Everything the government puts out is available in both official languages, Shamus. If you can't understand what the government broadcasts it's because they've put it into that universally baffling language...beaurocratese.
 
LadyC
#11
Quote: Originally Posted by Numure

I think a seperate Québec, would have much better relations with Canada. Afterall, we have much in common that would bring us to co-operate as equals. Right now, we arnt equals.

This makes no sense. If you feel Quebec isn't "equal" now, why will it suddenly become equal after separation?
 
Numure
#12
Quote: Originally Posted by LadyC

Quote: Originally Posted by Numure

I think a seperate Québec, would have much better relations with Canada. Afterall, we have much in common that would bring us to co-operate as equals. Right now, we arnt equals.

This makes no sense. If you feel Quebec isn't "equal" now, why will it suddenly become equal after separation?

Because one Nation-Country to another is equal. By Internationnal law.
 
LadyC
#13
By international law, maybe. But in actual practice?

The act of separation alone isn't going to make Quebec suddenly equal. YOu really think there wouldn't be hard feelings from the rest of us? Not to mention the almost 50% who voted "no"?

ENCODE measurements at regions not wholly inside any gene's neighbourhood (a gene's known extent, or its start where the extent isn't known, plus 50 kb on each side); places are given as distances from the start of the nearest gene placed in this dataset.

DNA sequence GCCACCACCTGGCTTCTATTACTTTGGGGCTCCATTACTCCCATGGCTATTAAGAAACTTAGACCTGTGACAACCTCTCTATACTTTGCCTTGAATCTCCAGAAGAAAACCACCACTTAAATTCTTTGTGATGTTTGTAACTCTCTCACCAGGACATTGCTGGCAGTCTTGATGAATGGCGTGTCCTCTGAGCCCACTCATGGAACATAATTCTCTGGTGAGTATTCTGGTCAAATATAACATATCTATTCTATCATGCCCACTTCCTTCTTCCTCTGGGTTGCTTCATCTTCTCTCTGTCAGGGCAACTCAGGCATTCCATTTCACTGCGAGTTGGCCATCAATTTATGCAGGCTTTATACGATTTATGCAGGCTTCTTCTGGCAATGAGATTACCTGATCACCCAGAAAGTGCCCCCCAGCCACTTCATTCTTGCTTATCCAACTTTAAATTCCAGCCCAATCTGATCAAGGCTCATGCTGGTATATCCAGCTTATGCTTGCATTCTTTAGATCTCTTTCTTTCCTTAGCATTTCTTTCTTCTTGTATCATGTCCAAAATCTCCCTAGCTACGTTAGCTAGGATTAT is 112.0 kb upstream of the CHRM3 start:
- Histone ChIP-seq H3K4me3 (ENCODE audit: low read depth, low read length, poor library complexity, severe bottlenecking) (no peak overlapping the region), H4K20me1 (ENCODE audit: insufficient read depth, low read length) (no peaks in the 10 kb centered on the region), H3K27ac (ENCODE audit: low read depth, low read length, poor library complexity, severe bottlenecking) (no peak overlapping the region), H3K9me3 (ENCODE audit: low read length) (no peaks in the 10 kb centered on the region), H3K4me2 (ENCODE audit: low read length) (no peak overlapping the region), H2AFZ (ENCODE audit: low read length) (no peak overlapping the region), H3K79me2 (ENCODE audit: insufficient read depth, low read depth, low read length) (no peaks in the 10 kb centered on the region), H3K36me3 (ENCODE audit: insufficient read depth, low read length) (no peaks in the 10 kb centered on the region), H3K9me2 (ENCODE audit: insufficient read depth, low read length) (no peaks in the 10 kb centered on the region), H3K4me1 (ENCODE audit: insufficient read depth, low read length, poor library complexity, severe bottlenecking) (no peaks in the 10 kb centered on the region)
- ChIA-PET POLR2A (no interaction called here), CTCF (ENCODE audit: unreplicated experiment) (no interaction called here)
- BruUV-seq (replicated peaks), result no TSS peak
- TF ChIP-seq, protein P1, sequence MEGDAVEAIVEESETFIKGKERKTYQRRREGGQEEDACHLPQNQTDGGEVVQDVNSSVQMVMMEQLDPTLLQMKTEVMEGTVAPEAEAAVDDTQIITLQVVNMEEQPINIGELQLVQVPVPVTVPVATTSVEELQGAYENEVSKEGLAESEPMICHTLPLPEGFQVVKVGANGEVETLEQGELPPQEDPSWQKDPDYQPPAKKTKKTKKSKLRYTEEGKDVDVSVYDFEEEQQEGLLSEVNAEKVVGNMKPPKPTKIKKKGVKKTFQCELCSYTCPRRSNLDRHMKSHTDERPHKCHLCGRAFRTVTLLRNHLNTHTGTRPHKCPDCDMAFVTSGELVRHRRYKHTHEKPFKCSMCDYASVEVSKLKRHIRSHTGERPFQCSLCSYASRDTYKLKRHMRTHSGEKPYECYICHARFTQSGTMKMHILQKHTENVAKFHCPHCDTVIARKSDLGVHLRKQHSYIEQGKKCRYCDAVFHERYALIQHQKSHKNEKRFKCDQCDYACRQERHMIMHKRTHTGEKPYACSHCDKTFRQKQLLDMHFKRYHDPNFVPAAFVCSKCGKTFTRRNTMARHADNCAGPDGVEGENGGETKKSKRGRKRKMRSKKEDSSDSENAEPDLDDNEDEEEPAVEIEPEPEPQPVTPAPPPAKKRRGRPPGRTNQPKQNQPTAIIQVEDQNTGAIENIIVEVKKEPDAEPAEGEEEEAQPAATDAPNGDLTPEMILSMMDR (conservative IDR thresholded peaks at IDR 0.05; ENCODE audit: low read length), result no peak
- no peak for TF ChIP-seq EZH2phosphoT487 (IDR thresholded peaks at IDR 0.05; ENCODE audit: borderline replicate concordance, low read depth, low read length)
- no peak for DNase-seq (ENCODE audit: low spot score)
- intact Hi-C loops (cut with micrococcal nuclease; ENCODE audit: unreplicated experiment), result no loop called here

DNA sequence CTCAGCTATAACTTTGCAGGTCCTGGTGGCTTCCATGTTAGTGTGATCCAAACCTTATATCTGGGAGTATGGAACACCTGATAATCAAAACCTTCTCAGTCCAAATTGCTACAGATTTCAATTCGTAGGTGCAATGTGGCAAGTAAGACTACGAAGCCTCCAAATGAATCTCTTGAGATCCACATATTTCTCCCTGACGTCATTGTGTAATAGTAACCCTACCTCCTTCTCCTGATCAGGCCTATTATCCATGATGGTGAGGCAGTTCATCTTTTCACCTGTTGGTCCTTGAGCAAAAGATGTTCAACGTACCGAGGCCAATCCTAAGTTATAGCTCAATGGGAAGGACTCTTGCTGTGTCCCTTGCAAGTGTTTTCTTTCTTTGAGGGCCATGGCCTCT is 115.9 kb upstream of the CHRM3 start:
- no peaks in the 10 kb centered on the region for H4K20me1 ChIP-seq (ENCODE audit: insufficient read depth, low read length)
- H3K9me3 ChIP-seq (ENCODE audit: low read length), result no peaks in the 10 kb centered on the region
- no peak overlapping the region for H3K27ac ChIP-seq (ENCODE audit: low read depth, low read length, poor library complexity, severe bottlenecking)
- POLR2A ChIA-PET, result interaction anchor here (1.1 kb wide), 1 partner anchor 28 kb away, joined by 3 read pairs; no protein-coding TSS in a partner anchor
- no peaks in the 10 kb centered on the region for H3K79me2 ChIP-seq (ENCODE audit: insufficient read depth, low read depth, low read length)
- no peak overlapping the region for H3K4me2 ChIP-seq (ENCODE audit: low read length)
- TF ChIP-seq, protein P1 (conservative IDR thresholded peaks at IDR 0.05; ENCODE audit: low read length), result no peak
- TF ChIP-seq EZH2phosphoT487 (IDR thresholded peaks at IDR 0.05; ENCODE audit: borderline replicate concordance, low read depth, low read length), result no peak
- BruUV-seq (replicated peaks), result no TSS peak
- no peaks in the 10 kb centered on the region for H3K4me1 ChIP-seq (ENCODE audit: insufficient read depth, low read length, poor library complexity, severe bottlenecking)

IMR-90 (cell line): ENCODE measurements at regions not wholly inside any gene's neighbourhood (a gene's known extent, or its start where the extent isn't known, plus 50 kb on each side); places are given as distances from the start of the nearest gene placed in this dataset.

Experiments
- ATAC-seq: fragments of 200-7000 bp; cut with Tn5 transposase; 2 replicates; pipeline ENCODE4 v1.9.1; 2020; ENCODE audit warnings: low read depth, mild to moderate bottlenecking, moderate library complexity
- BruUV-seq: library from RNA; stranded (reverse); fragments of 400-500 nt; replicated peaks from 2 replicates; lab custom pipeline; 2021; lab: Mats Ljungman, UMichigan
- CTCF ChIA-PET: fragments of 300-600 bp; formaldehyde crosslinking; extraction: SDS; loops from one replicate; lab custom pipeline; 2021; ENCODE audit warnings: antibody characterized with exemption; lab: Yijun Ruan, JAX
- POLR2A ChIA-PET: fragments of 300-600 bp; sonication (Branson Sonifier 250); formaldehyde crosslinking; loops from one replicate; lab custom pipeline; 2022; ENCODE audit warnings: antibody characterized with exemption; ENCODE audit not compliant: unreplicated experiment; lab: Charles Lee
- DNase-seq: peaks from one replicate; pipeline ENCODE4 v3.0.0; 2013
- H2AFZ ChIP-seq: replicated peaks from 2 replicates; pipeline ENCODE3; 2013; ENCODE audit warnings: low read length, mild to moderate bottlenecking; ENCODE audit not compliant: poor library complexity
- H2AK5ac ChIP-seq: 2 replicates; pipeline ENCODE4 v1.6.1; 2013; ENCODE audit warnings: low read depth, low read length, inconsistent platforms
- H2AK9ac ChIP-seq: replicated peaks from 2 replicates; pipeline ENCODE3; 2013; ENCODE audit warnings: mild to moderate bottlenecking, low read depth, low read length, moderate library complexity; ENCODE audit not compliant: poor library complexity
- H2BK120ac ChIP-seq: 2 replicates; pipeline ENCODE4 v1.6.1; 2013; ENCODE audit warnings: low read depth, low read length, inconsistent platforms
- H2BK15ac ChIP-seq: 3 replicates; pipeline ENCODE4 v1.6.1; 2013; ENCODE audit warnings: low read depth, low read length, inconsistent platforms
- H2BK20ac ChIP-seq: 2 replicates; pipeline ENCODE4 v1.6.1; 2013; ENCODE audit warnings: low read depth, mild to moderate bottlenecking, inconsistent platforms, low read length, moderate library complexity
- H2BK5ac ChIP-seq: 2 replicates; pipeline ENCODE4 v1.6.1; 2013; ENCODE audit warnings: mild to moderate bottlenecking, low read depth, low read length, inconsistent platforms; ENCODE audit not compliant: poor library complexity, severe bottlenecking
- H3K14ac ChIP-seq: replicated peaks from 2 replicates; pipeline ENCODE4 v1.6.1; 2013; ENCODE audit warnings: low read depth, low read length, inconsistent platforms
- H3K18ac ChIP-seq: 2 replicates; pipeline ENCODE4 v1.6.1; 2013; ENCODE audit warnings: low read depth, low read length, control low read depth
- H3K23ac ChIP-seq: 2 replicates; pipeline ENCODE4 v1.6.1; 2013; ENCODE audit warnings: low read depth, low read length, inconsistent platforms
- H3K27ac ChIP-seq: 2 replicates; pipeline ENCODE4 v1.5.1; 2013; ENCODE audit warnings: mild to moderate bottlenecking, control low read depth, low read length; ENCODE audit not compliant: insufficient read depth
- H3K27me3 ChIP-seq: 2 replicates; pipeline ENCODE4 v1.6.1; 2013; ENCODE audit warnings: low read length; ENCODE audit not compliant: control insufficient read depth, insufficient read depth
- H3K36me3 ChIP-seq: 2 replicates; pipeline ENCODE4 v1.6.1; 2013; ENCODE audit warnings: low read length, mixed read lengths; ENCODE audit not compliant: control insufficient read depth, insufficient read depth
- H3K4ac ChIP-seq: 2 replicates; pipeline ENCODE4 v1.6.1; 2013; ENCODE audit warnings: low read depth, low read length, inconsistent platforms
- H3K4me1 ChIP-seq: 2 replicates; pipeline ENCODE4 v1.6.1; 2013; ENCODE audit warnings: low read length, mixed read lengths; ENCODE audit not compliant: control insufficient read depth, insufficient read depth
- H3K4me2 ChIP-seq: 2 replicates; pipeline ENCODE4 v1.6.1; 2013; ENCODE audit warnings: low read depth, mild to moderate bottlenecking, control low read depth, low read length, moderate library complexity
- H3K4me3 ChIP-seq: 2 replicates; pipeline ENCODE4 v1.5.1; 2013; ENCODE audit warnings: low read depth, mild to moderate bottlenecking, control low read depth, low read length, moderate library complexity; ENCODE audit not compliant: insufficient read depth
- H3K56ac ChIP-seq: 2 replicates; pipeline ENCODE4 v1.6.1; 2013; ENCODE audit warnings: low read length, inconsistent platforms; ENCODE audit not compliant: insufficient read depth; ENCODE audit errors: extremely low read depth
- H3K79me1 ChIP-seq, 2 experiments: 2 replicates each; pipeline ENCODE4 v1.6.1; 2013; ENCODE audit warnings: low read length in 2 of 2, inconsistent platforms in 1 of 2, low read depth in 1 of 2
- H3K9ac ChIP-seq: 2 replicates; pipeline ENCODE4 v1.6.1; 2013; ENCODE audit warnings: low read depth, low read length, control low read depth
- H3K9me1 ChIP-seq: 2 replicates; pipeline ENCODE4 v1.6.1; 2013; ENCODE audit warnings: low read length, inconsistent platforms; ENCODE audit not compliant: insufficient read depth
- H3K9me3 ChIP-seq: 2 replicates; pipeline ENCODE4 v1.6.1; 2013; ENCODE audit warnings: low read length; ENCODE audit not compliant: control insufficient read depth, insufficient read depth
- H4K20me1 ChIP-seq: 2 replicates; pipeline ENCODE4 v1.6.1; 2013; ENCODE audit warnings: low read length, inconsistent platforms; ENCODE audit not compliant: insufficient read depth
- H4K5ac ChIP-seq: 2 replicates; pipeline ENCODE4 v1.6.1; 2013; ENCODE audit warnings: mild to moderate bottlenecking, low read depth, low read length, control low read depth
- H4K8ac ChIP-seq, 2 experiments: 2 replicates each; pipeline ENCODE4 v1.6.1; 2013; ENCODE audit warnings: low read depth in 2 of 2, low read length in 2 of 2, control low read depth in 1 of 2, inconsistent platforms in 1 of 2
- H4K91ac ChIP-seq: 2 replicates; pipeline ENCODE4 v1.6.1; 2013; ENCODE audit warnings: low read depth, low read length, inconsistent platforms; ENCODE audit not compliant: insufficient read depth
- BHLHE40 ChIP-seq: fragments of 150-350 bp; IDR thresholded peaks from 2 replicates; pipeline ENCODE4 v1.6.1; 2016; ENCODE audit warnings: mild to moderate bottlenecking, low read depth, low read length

Machjo
#14
Then the solution to keep both sides happy is to make them feel equal. On the language front at least, which what I like to focus on, some agreement needs to be reached. For English Canadians, the idea of 'equal' means same (i.e., English and French have the same rights). For French Canadians, on the other hand, the idea of 'equal' includes taking into consideration the sheer power of the Englsih language on the world scene, and how to counterbalance it. Any ideas on how to establish 'equality' on that front?

And of course I'm not if\gnoring the fact that there are also other issues besides language as well.
 
LadyC
#15
Quote: Originally Posted by machjo

Any ideas on how to establish 'equality' on that front?

What is it you're looking for - to be "equal" to the rest of Canada... or to the rest of the world? Quebec is no more or no less than any other province.

If this is your chief complaint, I think you're in for a rude awakening should Quebec ever separate. You think other countries, particularly the U.S., give a rat's patootie about making you "feel equal" when it comes to your language?

C'mon. I live near Vancouver. There are many signs here in Cantonese or Mandarine. Some areas you'll find signs where Punjabi is the prominent language. Do I as an Anglophone feel my language is threatened? No.
 
LadyC
#16
Quote: Originally Posted by machjo

For French Canadians, on the other hand, the idea of 'equal' includes taking into consideration the sheer power of the Englsih language on the world scene, and how to counterbalance it.

Correcting perceived imbalances by swinging the pendulum all the way to the other side isn't making things equal. It's merely substituting one bias for another.
 
Machjo
#17